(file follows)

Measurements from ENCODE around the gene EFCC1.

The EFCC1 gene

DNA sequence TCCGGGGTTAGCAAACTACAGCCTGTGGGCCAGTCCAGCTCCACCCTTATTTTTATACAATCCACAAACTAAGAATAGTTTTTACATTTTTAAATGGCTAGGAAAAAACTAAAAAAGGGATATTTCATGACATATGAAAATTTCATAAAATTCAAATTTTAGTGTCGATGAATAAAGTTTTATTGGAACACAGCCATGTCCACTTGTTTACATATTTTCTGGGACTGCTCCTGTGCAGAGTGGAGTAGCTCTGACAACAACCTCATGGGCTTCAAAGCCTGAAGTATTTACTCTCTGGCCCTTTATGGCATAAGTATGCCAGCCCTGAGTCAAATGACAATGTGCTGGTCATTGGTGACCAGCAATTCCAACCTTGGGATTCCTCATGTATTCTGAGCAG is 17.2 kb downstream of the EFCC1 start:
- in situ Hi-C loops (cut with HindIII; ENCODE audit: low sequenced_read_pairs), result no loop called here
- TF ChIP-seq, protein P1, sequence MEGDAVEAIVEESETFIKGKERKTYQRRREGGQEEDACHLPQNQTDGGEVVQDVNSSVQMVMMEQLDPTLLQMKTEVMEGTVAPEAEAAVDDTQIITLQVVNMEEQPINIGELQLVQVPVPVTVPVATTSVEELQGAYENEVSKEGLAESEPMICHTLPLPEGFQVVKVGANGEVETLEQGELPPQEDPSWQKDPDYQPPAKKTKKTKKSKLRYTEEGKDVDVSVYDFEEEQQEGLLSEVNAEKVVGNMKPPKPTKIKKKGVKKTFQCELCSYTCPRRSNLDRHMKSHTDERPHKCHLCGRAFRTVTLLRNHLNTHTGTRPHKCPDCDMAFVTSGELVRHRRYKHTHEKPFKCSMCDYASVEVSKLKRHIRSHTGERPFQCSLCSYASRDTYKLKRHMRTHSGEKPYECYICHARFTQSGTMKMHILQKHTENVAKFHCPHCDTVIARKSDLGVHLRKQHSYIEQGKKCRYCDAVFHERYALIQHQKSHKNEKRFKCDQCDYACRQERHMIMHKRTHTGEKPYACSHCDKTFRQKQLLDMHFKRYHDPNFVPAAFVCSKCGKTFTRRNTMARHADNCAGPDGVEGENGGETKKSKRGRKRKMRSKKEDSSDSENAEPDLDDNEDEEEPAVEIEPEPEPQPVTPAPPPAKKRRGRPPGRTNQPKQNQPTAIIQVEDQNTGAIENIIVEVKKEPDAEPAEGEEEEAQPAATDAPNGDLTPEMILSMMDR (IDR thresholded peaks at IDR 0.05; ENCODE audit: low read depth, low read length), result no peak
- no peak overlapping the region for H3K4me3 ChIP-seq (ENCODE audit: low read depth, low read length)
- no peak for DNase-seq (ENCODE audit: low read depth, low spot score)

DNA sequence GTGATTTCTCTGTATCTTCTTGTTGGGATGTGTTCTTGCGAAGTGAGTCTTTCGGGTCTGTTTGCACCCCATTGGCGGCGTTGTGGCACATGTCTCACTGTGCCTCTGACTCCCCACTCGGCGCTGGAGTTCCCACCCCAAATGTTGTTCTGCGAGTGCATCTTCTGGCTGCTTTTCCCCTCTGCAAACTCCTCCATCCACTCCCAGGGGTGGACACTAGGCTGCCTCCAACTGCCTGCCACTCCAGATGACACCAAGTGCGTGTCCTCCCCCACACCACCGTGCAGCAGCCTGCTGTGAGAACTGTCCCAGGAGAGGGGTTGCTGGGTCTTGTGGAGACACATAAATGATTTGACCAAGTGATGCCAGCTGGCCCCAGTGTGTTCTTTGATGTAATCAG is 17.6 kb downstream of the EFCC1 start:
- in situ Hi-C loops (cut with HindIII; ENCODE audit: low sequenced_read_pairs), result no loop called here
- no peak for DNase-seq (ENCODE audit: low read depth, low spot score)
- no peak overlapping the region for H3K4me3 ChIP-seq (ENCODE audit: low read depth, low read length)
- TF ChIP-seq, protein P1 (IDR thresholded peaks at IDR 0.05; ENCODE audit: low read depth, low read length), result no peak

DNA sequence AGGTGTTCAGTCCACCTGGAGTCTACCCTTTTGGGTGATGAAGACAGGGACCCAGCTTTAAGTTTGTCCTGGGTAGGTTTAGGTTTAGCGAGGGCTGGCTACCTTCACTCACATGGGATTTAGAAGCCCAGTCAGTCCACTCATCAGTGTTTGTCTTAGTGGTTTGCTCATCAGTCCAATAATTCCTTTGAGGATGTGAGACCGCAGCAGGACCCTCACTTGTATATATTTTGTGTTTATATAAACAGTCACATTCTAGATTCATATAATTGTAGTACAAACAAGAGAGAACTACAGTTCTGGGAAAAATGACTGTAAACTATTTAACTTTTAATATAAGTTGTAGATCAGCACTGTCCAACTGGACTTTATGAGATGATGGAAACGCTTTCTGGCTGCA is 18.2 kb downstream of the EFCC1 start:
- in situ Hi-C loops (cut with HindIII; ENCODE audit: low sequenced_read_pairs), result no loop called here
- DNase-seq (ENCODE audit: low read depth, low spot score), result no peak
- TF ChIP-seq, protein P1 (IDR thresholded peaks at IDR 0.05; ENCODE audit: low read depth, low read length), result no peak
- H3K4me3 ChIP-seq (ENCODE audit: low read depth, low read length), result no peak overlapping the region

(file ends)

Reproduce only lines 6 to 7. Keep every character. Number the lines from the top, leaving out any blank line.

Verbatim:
- no peak overlapping the region for H3K4me3 ChIP-seq (ENCODE audit: low read depth, low read length)
- no peak for DNase-seq (ENCODE audit: low read depth, low spot score)